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Flybe nosedives on profits warning


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1 hour ago, thesultanofsheight said:

Well not really as few have full money in the pot. That’s the point of a bail out scheme. It’s there to bail out those who cant afford to meet payments due when insolvency hits. Unless it’s based in the IOM where people can legally just fuck off. You can imagine Flybe are grateful for all the services the IOM has provided. It’s got them off the hook for millions. 

It's not Flybe who are off the hook - if you're bust. you're bust.  It's other people in the UK paying into their pension schemes who have escaped because their schemes will not have to pay more into to the Pension Protection Fund that would take responsibility if this was the UK scheme for a collapsed company.  Naturally those who were actually responsible for the collapse will have no financial loss - probably the opposite.

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As predicted, when his holiness the Chief Cockwomble was interviewed on BBC Breakfast this morning, his only reference was about TT visitors being able to get here. No mention of the effect on residen

I think when most people hear of a contingency plan being in place the expectation is for that contingency plan to kick in immediately upon the happening of the event the contingency was planned for.

Writing the adverts now, ‘Steam Packet Airlines, if there ain’t a boat in the morning, there probably won’t be a plane either’.

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7 hours ago, Lxxx said:

That just tells you the UK domestic air market was massively subsidised for years to be something it really wasn't. 

The UK domestic air market is a rather odd creature.  The 2019 CAA figures are ready yet, but the 2018 ones are quite revealing.  There were three big operators in terms of passengers:  easyJet[1] with 37.5% of the market, BA with 27% and Flybe slight less with just under 27% - leaving well under 10% for everybody else.  But in terms of flights Flybe had 34%,  BA 18% and easyJet 21%.  The other operators percentage soars to 27% because they tend to operate small planes on remote routes.  Loganair is the biggest and runs 13.5% of all flights, but only carries 3.3% of passengers.

Load factors are another difference.  easyJet managed to fill around 84% of their seats, while BA managed around 70%.  But Flybe only manged 60%.  Again there are structural reasons.  If like BA and easyJet most of your flights are between two large population centres and you are running several a day, then you can easily consolidate depending on demand.  If like Flybe they are between a large and a smaller population centre and there are fewer flights a day or one a day or even less, than that isn't an option.  Having to use smaller planes means costs per seat are higher and you can't use strategies such as over-booking.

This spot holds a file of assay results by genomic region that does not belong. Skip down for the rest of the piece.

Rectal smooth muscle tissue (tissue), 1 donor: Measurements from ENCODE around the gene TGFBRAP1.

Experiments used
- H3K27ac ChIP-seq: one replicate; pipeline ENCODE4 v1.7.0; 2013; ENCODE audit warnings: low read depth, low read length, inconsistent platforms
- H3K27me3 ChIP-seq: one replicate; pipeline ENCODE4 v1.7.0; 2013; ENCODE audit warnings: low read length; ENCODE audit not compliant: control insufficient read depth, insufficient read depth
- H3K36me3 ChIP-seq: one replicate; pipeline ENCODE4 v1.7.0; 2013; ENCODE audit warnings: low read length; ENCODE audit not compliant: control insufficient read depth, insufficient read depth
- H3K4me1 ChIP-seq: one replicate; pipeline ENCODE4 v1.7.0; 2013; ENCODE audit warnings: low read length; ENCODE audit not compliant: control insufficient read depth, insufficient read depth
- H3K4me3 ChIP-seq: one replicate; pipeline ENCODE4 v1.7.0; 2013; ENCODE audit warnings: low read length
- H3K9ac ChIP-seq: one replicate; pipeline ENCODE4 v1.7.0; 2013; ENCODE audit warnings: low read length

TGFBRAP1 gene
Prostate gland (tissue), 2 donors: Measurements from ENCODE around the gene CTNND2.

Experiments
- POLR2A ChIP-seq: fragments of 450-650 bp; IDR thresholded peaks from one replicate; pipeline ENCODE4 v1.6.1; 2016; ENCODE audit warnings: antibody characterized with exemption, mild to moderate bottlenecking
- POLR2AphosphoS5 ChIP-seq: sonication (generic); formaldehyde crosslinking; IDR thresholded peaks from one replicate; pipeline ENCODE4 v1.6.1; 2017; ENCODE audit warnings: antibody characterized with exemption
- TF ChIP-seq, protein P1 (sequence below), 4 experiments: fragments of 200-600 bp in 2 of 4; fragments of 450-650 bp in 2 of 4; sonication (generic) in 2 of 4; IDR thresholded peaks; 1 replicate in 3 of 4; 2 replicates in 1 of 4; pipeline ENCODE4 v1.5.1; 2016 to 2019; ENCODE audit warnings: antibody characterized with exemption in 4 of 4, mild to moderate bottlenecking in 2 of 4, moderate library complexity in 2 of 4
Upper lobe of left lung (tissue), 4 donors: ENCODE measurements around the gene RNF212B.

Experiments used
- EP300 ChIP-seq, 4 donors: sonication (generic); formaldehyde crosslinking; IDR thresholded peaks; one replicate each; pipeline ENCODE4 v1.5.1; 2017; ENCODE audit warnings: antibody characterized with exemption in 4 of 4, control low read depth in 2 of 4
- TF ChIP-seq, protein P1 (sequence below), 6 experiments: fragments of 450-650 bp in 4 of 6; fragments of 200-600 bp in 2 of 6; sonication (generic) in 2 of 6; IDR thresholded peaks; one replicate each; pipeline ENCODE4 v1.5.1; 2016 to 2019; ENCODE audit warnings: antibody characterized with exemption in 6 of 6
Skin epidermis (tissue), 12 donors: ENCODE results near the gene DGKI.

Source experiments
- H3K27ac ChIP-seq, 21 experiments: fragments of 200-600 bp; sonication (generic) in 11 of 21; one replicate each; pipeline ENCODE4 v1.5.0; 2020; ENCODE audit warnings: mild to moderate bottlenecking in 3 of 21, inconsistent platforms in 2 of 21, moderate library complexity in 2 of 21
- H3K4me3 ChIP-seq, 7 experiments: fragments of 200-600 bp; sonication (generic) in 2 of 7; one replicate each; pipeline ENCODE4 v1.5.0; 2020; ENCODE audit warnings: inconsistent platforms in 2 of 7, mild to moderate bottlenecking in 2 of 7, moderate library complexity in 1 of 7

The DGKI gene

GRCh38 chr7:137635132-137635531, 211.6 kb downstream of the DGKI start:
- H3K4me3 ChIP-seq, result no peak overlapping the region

Flybe were the classic 'squeezed middle' company.  They didn't have the economies of scale and flexibility of large operators or the specialist niches and social subsidies of the small ones.  They always relied on a basis of a declining market in the shape of business travel (of course that was also the reason for expanding Ronaldsway).  They were too reliant on a sector of the industry that has been at best static in the form of domestic flights.

But their departure causes real problems for the British airline industry and the UK government.  Except maybe for Scotland (because of Loganair), the outlying areas of the UK that already feel neglected will feel even more so with loss of jobs and business connections.  Connections to outside the UK via London will be harder without Flybe's feeder role and domestic flights now being an effective duopoly will have its dangers.

 

[1]  easyJet changed its registration in the middle of the year for Brexit reasons, so its numbers are split over two operators in 2018 and have to be added together.  BA figures include BA CityFlyer.

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8 hours ago, P.K. said:

In my experience e-mail and video-con are fine for day to day stuff.